2. Limiting class size to 15 students or less and proper daily cleaning and disinfecting would be a start. But nothing serves as a panacea in these unforeseen times.

Rayya Aderson is a special-education teacher in the Philadelphia School District.

We’ll eventually need hybrid learning, but the district must prepare properly

1. Some kids will eventually need to come to school to learn. Implementing a one-size-fits-all policy for the district’s some 125,000 students is impractical. The district should give schools autonomy in meeting the needs of their communities. By relinquishing decisions on how to open to individual schools, I believe more hybrid learning would be possible.

Schools and teachers know their families and facilities. Allowing them to set the schedule for who needs to come in and when, where to safely house them, and how to safely provide instruction would help solve our longer-term problem of transitioning more kids back into schools when the time is right. When students participate in digital learning, they should learn with teachers from their own schools, which would make an eventual reentry that much smoother.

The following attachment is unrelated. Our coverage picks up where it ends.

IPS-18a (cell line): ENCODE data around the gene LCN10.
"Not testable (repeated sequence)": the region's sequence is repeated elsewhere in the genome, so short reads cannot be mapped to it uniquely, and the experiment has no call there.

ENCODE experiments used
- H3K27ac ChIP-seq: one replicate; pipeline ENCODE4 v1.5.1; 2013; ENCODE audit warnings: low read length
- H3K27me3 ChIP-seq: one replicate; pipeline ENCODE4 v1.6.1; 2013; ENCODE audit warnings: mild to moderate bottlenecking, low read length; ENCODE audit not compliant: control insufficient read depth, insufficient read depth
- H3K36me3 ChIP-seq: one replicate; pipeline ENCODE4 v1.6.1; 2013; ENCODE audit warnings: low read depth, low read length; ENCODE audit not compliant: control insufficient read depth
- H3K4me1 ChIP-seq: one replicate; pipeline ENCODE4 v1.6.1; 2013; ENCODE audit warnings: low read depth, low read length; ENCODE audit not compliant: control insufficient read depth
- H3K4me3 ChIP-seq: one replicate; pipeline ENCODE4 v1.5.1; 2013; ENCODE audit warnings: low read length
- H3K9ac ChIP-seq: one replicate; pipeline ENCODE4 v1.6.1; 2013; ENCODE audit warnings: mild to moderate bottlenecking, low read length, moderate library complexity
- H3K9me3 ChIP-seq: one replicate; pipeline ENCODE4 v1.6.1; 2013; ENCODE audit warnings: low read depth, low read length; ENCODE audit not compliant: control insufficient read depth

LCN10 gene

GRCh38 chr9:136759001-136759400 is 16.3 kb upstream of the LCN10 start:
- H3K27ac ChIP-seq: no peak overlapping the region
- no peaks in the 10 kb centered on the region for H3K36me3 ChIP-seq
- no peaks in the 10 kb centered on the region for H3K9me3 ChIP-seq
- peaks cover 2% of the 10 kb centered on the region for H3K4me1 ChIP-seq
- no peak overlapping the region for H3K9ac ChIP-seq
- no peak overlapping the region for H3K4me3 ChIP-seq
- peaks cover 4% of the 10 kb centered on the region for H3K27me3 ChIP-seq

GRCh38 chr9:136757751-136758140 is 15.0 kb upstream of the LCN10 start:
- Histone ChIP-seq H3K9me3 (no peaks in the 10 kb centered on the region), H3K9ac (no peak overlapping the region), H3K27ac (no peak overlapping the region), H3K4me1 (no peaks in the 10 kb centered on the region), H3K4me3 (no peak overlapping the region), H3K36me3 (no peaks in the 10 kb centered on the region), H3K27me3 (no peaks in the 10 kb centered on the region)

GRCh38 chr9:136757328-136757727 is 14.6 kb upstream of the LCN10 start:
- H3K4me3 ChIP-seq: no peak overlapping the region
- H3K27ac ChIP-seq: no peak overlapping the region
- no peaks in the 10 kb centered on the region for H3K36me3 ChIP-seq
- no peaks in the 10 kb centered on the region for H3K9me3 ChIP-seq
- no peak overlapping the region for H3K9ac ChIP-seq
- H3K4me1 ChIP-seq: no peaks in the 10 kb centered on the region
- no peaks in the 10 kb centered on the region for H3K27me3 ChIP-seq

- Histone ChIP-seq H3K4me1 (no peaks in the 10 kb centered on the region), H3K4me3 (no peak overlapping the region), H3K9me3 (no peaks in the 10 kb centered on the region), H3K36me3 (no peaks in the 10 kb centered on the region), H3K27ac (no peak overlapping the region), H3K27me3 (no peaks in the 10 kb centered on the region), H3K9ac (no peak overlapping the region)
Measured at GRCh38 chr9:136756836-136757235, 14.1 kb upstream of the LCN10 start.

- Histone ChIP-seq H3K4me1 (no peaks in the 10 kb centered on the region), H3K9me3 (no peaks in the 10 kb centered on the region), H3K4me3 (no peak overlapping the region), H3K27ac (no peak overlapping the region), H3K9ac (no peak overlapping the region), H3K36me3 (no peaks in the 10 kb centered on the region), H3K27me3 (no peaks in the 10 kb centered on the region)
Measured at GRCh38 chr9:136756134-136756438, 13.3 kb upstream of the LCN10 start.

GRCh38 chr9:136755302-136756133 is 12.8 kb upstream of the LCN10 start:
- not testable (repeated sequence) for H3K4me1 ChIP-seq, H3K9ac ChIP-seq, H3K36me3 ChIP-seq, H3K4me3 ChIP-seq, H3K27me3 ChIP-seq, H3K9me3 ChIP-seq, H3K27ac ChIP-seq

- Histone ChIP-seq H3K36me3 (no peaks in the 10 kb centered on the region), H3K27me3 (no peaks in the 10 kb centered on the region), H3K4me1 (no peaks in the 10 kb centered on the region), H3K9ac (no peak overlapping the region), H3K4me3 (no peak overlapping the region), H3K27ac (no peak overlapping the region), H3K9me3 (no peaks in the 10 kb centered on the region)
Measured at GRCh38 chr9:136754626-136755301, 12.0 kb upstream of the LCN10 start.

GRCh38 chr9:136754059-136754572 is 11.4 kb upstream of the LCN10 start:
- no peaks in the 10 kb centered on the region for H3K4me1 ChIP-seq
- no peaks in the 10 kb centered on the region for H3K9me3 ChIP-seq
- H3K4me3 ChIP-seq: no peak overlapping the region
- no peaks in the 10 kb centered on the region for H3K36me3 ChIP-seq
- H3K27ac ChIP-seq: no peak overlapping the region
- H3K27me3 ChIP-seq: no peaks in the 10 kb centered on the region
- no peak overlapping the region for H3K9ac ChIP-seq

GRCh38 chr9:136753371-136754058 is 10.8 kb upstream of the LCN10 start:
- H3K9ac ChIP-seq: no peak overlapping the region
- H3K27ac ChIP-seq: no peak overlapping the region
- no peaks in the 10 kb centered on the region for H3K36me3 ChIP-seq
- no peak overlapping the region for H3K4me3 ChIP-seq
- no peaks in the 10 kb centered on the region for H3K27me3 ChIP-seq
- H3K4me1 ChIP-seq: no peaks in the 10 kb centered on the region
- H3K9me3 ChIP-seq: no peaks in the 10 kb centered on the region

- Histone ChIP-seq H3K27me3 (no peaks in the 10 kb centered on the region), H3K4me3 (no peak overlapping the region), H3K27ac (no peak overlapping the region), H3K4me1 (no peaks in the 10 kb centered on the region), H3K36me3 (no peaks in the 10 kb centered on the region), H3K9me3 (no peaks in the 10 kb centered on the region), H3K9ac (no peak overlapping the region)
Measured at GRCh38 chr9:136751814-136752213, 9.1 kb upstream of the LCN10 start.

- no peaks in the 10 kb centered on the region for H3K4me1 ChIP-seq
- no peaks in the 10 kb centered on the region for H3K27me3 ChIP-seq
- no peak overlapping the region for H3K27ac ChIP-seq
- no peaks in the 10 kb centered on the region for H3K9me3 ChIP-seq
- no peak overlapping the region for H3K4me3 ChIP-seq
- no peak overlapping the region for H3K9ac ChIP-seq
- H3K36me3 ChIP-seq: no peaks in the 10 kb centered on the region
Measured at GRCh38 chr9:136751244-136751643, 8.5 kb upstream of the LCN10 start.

2. First and foremost, the district needs to provide PPE, cleaning supplies, and training to anyone who wants to or needs to enter the buildings. This is particularly true for members of the 32BJ SEIU service employees union, who will bear the brunt of the responsibility to keep buildings clean. A strong collaboration between the union and district is a way to protect these essential workers.

Students and teachers should have some say in whether they can safely come to school. If employers will trust people to assess their own health to decide if they’re well enough to work, we must also trust when they say they cannot be physically present for personal or family-related reasons. Some school buildings— like those contaminated with asbestos — are inherently unsafe. Providing families and teachers in those settings extra flexibility will be crucial.

Nancy Ironside is a teacher at Science Leadership Academy Middle School.

Seize this opportunity for long-term change